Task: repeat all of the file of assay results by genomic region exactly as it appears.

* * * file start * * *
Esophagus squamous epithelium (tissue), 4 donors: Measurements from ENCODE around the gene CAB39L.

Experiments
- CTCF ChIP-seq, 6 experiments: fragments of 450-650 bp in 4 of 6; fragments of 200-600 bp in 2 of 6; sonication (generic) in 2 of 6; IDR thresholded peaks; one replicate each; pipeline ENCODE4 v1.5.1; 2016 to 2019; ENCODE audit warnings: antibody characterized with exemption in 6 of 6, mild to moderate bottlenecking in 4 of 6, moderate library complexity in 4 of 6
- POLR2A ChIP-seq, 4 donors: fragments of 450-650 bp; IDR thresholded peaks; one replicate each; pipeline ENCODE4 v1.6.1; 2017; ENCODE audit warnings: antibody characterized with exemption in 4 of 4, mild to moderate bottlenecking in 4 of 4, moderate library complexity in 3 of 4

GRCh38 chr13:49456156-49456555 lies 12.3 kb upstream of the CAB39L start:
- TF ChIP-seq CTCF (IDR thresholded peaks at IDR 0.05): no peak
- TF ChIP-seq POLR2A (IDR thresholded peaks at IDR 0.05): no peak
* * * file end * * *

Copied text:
Esophagus squamous epithelium (tissue), 4 donors: Measurements from ENCODE around the gene CAB39L.

Experiments
- CTCF ChIP-seq, 6 experiments: fragments of 450-650 bp in 4 of 6; fragments of 200-600 bp in 2 of 6; sonication (generic) in 2 of 6; IDR thresholded peaks; one replicate each; pipeline ENCODE4 v1.5.1; 2016 to 2019; ENCODE audit warnings: antibody characterized with exemption in 6 of 6, mild to moderate bottlenecking in 4 of 6, moderate library complexity in 4 of 6
- POLR2A ChIP-seq, 4 donors: fragments of 450-650 bp; IDR thresholded peaks; one replicate each; pipeline ENCODE4 v1.6.1; 2017; ENCODE audit warnings: antibody characterized with exemption in 4 of 4, mild to moderate bottlenecking in 4 of 4, moderate library complexity in 3 of 4

GRCh38 chr13:49456156-49456555 lies 12.3 kb upstream of the CAB39L start:
- TF ChIP-seq CTCF (IDR thresholded peaks at IDR 0.05): no peak
- TF ChIP-seq POLR2A (IDR thresholded peaks at IDR 0.05): no peak